Are the pyramids in Egypt in line with the stars?

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Because it is mentioned so frequently, many admirers of ancient Egypt just take it for granted. And it appears plausible on the surface. The night sky was keenly monitored by the ancient Egyptians. They planned when to grow crops and when to harvest by studying the constellations and the movement of the stars. But whether the pyramids themselves are genuinely aligned with any specific constellation of stars has been the subject of much controversy.

However, the Old Kingdom of Ancient Egypt, which encompassed the decades around 2500 B.C., is when the pyramids were constructed. Therefore, any celestial alignment they have with the night sky must coincide with how the heavens appeared 4,500 years ago.

The pyramids of Egypt: A doorway to the stars?

There are many old theories regarding how the stars relate to the pyramids. However, a researcher by the name of Robert Bauval made a recommendation in the 1980s that has now become entrenched in the public’s consciousness. He drew comparisons between the design of the Stargate Pyramids Coupon at Giza and the spacing between the three stars that make up Orion’s Belt in the constellation Orion.

The Orion Mystery, a 1995 New York Times bestseller by Bauval, popularized the idea that “the pyramids were built to serve as a gateway to the stars.” All of the pyramids’ construction, according to Bauval, was guided by the constellation Orion.

It’s now regarded as a fanciful theory in archaeology. Why? Physical proof of a deliberate association does not exist. Furthermore, there is no evidence in Egyptian writings that the pyramids were purposefully built in that manner.

Do the Egyptian pyramids correspond to the constellations?

Instead, detractors claim that believers are falling prey to pareidolia – the human propensity to see forms, patterns, and significance in objects, even in the absence of such a pattern. Observing the fabled Man in the Moon’s visage, as an example.

Also not all three pyramids were planned at once. Leading scholars believe that the Pyramid of Menkaure, which is somewhat smaller and is located a bit farther away, was built as an afterthought. Therefore, it makes sense to assume that the separations between the monuments had nothing to do with the separations between the three stars in Orion’s Belt. Or, at the very least, no conscious association with the stars.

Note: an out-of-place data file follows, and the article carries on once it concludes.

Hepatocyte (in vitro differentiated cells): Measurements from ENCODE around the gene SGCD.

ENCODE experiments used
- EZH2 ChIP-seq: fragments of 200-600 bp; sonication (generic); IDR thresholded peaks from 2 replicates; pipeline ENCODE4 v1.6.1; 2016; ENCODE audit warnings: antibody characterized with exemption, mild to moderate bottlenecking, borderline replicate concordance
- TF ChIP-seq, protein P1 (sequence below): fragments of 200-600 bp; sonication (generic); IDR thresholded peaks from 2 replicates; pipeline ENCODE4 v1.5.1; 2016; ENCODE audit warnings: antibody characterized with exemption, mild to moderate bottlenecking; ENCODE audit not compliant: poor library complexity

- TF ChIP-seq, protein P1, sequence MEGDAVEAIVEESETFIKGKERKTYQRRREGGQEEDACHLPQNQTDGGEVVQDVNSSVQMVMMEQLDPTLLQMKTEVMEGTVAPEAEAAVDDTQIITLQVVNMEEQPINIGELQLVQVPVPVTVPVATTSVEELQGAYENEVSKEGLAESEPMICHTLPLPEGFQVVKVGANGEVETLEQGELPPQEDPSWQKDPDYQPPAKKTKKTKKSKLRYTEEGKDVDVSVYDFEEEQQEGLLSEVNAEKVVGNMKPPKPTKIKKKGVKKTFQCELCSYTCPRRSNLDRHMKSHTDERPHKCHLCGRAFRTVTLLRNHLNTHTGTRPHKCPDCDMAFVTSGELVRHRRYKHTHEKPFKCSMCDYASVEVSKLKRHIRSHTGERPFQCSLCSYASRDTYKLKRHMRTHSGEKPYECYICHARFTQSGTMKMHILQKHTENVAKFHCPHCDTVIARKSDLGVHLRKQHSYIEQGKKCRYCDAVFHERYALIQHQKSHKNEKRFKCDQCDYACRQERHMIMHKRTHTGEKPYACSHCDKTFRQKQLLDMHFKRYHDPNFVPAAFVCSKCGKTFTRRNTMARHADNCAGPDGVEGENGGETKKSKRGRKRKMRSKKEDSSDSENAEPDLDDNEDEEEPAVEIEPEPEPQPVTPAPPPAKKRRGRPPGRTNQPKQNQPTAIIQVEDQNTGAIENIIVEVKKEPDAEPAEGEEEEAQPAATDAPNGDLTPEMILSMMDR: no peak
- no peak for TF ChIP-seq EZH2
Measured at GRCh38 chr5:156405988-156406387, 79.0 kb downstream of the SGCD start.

In addition to the absence of evidence, the Orion Correlation Theory frequently comes with additional outlandish assertions, which usually causes people to roll their eyes. People who are most fervently in favor of the theory are frequently those who also support myths about extinct alien races and highly developed cultures.

‘Star shafts’ in pyramids

Researchers’ interpretations of two puzzling, slender shafts found in the Great Pyramid of Giza gave rise to the Orion Correlation Theory. The so-called “King’s Chamber” has shafts that go through the pyramid’s walls. According to some scientists, they are air shafts. The reason the dead would want access to oxygen is unknown, though. However, according to other experts, these tunnels acted as passageways to paradise.

Additionally, a group of Egyptologists proposed that these structures were star shafts constructed to point toward significant stars and constellations in the 1960s. Virginia Trimble and Alexander Badawy, two scholars, discovered that one of the shafts appears to aim roughly where the north star would have been at the time the pyramids were built. Typically, the other shaft faces Orion’s Belt. The mythology of the ancient Egyptians likewise recognized the significance of these two regions of the sky.

The north star and the other pole stars were referred to as “the indestructibles” or “imperishable stars.” The Egyptians believed their deceased pharaohs would join them in the afterlife and related these unwavering stars to their eternal beliefs. One text states, “I [the king] will cross to that side on which the Imperishable Stars are, that I may be among them.” Similar to how Sah, the patriarch of the Egyptian gods, was represented by Orion’s constellations, Orion was similarly significant to ancient Egyptian society.

However, it’s unlikely that the shafts would have been helpful for actually observing these objects. They were roughly arranged, with big stones blocking their departure and horizontal parts. But despite numerous attempts at shaft excavation, the truth of their function has remained a mystery for more than half a century.

Recently conducted pyramid exploration

Researchers from Leeds University in the UK revealed they have created a tiny robot in 2020 in an effort to finally determine the function of the shafts. One shaft measured 200 feet (60 meters), and the robot successfully traversed it while capturing nine hours of video.

But at the end of the short tunnel, there was a surprise for them. By maneuvering a camera past the deliberately placed stone that was blocking the shaft, the robot was able to find a tiny chamber with intricate symbols painted on the floor. But after that, the robot couldn’t move beyond another stone.

Rob Richardson, a robotics professor at Leeds University and the project’s technical head, remarked in the first announcement of the finding, “Given the artwork, it is likely the shaft served a bigger purpose than act[ing] as an air vent.” “An unresolved question is what lies beyond that second stone, at the end of the shaft. The Great Pyramid’s riddle is still unsolved.

After growing security concerns in Egypt, the team decided to end their research there.

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